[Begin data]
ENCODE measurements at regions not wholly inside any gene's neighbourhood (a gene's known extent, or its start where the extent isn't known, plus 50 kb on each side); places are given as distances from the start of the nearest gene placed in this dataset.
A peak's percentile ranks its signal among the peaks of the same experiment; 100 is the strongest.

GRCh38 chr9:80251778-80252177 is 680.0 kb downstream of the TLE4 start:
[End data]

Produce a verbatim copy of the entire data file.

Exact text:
ENCODE measurements at regions not wholly inside any gene's neighbourhood (a gene's known extent, or its start where the extent isn't known, plus 50 kb on each side); places are given as distances from the start of the nearest gene placed in this dataset.
A peak's percentile ranks its signal among the peaks of the same experiment; 100 is the strongest.

GRCh38 chr9:80251778-80252177 is 680.0 kb downstream of the TLE4 start: